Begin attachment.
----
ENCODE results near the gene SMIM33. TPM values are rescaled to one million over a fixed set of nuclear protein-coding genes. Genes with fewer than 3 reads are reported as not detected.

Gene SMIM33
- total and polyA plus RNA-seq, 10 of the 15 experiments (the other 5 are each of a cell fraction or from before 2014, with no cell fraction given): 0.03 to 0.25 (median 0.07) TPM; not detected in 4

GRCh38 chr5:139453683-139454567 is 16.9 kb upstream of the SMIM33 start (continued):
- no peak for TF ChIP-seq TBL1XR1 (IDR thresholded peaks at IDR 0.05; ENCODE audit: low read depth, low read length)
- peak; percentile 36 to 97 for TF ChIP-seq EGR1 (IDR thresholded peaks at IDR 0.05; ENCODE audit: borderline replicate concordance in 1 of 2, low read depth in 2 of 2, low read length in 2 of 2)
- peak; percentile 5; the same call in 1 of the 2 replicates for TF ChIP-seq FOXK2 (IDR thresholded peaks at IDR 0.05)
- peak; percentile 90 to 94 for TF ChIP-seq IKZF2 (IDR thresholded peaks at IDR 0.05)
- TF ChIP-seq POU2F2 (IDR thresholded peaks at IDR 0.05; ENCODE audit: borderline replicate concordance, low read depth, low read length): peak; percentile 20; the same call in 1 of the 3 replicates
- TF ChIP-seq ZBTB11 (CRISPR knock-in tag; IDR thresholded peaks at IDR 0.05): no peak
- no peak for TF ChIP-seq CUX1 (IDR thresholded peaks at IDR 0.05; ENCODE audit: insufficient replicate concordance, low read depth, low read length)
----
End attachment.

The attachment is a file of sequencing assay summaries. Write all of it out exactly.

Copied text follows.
ENCODE results near the gene SMIM33. TPM values are rescaled to one million over a fixed set of nuclear protein-coding genes. Genes with fewer than 3 reads are reported as not detected.

Gene SMIM33
- total and polyA plus RNA-seq, 10 of the 15 experiments (the other 5 are each of a cell fraction or from before 2014, with no cell fraction given): 0.03 to 0.25 (median 0.07) TPM; not detected in 4

GRCh38 chr5:139453683-139454567 is 16.9 kb upstream of the SMIM33 start (continued):
- no peak for TF ChIP-seq TBL1XR1 (IDR thresholded peaks at IDR 0.05; ENCODE audit: low read depth, low read length)
- peak; percentile 36 to 97 for TF ChIP-seq EGR1 (IDR thresholded peaks at IDR 0.05; ENCODE audit: borderline replicate concordance in 1 of 2, low read depth in 2 of 2, low read length in 2 of 2)
- peak; percentile 5; the same call in 1 of the 2 replicates for TF ChIP-seq FOXK2 (IDR thresholded peaks at IDR 0.05)
- peak; percentile 90 to 94 for TF ChIP-seq IKZF2 (IDR thresholded peaks at IDR 0.05)
- TF ChIP-seq POU2F2 (IDR thresholded peaks at IDR 0.05; ENCODE audit: borderline replicate concordance, low read depth, low read length): peak; percentile 20; the same call in 1 of the 3 replicates
- TF ChIP-seq ZBTB11 (CRISPR knock-in tag; IDR thresholded peaks at IDR 0.05): no peak
- no peak for TF ChIP-seq CUX1 (IDR thresholded peaks at IDR 0.05; ENCODE audit: insufficient replicate concordance, low read depth, low read length)